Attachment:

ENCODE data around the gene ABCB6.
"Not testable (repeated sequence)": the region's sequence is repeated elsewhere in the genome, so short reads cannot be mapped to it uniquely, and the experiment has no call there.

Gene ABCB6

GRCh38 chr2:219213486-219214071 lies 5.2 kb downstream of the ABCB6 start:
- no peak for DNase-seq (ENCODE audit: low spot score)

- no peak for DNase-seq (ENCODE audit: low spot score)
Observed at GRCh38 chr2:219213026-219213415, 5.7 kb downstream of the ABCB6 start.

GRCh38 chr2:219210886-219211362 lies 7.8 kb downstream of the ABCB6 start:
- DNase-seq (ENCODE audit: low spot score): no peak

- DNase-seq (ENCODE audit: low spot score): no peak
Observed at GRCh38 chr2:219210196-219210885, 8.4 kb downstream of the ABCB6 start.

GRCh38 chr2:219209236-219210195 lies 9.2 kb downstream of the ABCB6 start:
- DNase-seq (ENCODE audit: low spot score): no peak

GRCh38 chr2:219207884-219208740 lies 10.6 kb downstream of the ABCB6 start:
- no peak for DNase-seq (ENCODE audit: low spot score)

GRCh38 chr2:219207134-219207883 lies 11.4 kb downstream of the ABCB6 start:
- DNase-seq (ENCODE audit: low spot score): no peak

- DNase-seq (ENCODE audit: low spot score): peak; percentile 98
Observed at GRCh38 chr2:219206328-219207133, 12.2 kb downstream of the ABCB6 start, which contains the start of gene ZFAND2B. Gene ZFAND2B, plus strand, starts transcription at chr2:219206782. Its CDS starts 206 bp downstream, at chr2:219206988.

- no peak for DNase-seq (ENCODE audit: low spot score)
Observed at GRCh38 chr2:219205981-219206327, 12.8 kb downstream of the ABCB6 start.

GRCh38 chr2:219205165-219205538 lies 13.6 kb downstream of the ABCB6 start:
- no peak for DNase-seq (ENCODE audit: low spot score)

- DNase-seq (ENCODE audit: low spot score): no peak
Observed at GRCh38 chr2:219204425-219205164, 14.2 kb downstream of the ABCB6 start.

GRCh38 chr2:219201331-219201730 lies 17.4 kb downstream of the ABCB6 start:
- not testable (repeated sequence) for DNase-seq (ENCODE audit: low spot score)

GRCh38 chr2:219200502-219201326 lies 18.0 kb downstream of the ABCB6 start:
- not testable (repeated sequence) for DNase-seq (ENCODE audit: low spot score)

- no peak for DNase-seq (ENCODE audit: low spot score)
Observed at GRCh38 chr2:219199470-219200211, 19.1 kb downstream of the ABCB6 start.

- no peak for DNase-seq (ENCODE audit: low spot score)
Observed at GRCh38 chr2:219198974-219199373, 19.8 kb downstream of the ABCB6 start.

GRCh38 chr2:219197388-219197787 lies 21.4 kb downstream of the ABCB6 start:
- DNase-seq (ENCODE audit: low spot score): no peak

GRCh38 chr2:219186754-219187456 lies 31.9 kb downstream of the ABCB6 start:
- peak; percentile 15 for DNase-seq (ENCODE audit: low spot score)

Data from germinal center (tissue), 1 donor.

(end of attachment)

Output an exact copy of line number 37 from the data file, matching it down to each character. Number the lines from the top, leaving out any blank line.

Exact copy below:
- peak; percentile 15 for DNase-seq (ENCODE audit: low spot score)